It seems confusing that energy can be generated by both fusion (the coalescence of two nuclei) and fission (splitting the nucleus), as they appear to be quite opposite processes. The explanation lies in the size of the nuclei.
Light elements, such as hydrogen and helium, have small nuclei that release lots of energy when they fuse together. Moving to heavier atoms, less energy is released in each fusion event; until, at iron (26 protons and 30 neutrons), no more energy is released by fusion. Any bigger, it takes energy to make fusion happen. Atoms with really huge nuclei, such as uranium and plutonium do the opposite of fusion: they release energy when they break apart. This is nuclear fission, the process which powers current nuclear power plants.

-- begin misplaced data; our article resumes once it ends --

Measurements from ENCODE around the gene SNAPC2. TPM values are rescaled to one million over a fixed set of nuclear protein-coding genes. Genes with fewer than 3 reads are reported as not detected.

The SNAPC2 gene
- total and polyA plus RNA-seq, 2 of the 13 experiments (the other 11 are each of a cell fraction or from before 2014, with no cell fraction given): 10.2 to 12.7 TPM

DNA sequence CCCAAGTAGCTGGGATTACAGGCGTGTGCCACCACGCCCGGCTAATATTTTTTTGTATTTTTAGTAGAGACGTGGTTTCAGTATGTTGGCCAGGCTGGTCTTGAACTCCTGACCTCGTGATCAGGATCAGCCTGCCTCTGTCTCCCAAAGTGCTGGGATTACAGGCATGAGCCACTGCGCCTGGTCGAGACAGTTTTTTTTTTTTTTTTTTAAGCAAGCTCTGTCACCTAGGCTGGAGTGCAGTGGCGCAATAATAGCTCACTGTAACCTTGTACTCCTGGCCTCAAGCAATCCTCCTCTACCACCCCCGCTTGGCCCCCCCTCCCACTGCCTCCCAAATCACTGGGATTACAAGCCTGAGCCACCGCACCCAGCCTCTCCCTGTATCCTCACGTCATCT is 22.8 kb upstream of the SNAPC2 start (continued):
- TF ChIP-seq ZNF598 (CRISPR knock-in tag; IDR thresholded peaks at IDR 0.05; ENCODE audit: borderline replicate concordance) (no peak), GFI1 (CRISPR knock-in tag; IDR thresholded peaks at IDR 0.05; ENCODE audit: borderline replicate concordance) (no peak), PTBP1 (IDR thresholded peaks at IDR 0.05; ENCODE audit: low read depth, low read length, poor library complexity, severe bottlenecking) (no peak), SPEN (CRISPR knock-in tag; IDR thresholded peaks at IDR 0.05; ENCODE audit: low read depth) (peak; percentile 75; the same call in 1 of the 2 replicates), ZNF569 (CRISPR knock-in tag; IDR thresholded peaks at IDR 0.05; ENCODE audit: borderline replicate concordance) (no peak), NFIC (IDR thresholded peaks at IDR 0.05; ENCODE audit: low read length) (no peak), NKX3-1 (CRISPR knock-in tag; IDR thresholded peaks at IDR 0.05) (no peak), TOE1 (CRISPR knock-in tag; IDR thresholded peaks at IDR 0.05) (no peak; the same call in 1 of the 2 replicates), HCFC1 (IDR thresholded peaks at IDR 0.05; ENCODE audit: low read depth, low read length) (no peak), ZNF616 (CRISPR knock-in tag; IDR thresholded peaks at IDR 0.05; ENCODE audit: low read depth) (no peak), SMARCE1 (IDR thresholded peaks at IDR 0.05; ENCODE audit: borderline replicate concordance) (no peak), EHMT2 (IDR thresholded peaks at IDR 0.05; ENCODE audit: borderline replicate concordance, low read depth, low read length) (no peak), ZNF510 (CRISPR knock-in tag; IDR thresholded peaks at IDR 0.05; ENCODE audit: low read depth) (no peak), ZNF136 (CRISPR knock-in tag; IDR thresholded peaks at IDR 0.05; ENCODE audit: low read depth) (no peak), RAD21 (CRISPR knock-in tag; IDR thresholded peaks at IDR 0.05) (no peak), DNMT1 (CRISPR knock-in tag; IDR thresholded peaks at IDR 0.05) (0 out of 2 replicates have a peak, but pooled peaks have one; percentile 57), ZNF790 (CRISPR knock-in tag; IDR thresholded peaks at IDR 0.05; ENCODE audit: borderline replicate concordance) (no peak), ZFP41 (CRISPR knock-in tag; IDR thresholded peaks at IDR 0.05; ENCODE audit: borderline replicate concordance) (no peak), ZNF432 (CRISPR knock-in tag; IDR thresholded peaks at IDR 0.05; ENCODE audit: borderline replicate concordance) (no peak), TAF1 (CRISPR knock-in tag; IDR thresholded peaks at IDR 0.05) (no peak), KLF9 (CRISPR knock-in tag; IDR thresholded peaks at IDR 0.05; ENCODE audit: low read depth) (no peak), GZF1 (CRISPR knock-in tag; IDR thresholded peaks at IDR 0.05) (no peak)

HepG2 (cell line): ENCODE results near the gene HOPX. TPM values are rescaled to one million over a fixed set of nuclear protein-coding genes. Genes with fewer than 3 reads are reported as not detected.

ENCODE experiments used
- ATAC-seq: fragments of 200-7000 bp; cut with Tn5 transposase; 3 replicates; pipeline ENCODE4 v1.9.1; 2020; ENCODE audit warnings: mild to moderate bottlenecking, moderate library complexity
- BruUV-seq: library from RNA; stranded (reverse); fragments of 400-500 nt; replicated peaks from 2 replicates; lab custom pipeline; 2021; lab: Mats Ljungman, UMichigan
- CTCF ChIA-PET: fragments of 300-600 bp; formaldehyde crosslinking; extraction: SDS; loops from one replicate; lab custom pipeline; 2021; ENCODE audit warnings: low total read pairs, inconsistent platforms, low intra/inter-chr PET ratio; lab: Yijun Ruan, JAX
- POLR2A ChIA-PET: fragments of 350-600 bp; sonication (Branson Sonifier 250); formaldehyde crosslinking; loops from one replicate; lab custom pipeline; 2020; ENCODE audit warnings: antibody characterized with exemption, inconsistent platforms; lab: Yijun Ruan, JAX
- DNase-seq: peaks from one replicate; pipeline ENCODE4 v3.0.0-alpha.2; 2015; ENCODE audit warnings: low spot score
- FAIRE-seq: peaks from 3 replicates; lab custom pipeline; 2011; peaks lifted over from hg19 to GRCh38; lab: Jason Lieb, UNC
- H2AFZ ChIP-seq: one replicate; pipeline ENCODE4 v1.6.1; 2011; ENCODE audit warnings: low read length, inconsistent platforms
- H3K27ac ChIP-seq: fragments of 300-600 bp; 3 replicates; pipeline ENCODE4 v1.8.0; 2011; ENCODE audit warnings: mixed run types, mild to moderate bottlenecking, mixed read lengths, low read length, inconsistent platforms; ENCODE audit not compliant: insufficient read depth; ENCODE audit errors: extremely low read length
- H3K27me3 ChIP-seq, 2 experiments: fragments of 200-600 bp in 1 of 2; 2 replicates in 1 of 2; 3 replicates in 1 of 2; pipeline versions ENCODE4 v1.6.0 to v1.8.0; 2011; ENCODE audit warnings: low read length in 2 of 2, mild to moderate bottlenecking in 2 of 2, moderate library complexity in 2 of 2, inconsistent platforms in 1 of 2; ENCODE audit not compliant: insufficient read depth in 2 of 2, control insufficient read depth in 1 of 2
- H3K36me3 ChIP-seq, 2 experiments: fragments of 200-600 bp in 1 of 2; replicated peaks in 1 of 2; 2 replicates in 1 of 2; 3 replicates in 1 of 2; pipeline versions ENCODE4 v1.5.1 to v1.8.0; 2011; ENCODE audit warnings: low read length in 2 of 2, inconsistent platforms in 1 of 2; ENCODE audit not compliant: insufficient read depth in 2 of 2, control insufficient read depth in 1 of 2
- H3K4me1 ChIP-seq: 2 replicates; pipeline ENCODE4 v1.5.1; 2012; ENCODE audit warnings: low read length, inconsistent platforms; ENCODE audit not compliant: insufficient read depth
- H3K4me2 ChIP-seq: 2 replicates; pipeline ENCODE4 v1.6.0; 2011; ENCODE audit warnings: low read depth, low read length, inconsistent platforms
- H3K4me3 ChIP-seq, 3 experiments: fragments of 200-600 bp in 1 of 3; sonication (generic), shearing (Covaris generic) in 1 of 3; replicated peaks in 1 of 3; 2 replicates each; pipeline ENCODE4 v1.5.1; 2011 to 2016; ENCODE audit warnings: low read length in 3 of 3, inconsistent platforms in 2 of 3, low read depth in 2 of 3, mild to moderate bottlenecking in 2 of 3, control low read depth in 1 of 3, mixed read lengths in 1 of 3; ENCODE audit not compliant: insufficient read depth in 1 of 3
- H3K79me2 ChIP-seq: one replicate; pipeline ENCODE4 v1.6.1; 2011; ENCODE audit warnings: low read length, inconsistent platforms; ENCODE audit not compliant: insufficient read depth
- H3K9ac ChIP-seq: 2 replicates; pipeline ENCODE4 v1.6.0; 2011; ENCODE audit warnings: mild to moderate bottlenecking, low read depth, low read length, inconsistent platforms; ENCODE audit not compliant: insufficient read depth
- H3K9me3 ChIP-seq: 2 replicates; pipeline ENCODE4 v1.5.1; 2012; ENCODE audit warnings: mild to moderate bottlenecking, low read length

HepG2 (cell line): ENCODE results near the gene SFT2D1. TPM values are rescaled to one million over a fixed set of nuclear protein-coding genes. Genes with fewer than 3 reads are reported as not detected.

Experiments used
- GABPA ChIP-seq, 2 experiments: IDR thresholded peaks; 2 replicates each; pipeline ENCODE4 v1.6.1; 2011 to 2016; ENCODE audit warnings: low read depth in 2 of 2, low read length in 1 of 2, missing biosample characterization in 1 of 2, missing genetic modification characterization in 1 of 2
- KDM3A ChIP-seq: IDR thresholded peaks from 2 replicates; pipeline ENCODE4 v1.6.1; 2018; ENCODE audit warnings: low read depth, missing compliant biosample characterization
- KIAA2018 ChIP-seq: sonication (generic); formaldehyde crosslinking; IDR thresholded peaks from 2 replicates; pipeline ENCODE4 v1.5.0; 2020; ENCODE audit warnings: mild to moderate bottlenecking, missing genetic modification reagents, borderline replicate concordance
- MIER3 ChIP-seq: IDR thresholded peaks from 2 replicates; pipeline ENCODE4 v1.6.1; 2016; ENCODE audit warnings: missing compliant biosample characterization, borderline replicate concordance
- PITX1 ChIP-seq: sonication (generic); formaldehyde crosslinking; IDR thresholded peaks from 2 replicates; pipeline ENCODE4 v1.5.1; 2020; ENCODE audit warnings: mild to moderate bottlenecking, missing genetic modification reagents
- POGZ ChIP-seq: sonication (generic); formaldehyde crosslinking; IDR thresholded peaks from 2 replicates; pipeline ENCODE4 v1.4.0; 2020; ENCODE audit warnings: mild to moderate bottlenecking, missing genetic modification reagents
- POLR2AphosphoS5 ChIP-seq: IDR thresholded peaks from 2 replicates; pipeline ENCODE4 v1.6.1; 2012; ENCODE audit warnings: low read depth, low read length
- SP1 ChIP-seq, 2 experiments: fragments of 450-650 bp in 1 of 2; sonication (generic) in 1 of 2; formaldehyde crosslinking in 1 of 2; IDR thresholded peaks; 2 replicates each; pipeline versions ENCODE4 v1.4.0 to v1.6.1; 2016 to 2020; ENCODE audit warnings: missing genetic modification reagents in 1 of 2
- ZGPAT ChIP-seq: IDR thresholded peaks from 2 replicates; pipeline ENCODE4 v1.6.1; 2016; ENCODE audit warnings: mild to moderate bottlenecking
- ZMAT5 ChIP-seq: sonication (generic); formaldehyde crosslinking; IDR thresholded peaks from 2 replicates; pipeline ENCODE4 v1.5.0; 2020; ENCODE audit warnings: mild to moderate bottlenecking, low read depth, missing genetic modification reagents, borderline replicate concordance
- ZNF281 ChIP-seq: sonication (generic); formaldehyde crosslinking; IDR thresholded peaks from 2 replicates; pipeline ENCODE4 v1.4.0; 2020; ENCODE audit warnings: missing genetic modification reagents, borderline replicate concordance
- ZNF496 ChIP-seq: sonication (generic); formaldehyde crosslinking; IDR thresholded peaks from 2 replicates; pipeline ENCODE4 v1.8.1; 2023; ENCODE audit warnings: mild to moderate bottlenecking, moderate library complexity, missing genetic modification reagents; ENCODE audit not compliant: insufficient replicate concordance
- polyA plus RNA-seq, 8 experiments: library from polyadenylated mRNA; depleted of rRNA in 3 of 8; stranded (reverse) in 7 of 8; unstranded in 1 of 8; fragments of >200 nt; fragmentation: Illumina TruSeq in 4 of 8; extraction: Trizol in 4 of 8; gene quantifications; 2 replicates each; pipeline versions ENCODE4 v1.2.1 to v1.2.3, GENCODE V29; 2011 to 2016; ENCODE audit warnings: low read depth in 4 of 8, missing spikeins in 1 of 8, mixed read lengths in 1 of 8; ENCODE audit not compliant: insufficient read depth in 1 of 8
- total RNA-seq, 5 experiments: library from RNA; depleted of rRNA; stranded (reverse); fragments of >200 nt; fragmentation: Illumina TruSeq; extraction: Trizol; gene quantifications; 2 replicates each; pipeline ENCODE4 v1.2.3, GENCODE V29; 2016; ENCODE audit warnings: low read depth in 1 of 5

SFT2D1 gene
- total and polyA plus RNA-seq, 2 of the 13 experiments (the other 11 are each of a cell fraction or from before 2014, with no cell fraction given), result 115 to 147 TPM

Fission reactions are much more complex than fusion. For example, uranium-235 can break apart a number of different ways, and many of the atoms produced are unstable and radioactive. This is one attractive thing about fusion, the reaction products are not radioactive: Helium is one of the most stable (and, in a balloon, fun) elements known.